Ealing Approves Plans Introduce Commingled Recycling Collection

Ealing CouncilEaling Council’s cabinet has agreed proposals to switch to commingled recycling collections, with an aim of increasing recycling in the borough.

It will also introduce wheeled refuse containers and switch to alternate weekly collections of refuse and recycling.

The plans were approved by the council’s cabinet on Tuesday, 16 June and are expected to be introduced in late spring 2016.

The new “simpler mixed recycling service” is intended to make it easier for people to recycle and help the council reach its target of recycling 50% of household waste by 2018.

Most households that currently have the doorstep refuse and recycling service will be given two wheeled bins – one for refuse, which is currently disposed of in black sacks, and one for mixed recycling.

With the exception of food waste, residents will no longer be required to sort recycling into separate containers, but place it all in one wheelie bin which will be collected fortnightly.

The other wheeled container for refuse will also be collected fortnightly on the week in-between recycling collections. Food waste will continue to be collected from the food waste bins every week.

Councillor Bassam Mahfouz – “We currently spend an enormous £10m a year sending waste to landfill, but research shows that two thirds of the contents of black sacks could be recycled.  Not only is that bad for the environment, but an enormous waste of money and the costs of sending waste to landfill are only expected to rise”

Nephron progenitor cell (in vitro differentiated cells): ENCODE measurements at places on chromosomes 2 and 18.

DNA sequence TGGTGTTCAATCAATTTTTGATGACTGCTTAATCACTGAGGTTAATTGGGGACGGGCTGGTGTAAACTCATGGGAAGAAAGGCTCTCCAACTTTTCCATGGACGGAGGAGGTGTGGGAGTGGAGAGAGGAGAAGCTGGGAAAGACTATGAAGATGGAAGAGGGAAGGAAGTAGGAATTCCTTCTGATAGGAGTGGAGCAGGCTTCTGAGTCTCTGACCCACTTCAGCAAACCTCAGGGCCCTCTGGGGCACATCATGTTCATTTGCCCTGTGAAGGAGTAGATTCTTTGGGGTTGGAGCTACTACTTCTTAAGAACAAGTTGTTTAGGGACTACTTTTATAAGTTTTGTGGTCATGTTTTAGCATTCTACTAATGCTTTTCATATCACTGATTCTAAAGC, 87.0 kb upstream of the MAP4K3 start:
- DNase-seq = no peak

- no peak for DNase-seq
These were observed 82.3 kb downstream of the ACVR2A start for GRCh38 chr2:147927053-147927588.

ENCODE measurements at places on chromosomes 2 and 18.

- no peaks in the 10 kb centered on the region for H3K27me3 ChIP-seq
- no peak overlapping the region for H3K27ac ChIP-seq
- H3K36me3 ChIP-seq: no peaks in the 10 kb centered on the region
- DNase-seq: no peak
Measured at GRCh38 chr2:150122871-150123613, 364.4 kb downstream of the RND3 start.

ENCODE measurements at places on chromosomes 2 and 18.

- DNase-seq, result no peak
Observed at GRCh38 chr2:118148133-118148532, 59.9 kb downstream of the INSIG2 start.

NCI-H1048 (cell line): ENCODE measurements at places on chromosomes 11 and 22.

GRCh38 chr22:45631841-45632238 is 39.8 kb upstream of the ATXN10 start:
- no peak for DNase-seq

Similar systems have been introduced in many other parts of the country, including in the neighbouring boroughs of Brent and Harrow, who have seen recycling rates rise by 12% and 22% respectively following the switch.

As well as improving recycling rates, it’s hoped the new system will considerably reduce the amount of waste on the streets caused by black sacks being torn open by foxes and vermin.

Councillor Bassam Mahfouz, cabinet member for transport, environment and leisure, said: “We currently spend an enormous £10m a year sending waste to landfill, but research shows that two thirds of the contents of black sacks could be recycled.  Not only is that bad for the environment, but an enormous waste of money and the costs of sending waste to landfill are only expected to rise.

“I’m pleased we’ve agreed these plans to make recycling easier because we must make fundamental changes to the system if we are going to further increase recycling rates.”

Properties on red routes will continue to use black sacks for rubbish and their usual clear sacks for recycling.  Those in flats who have a bulky or paladin bin for communal recycling or refuse will have no change.

Residents in Southall who already have wheelie bins will receive an additional one for their recycling.

There is a European-wide target to ensure half of household waste is recycled by 2020.


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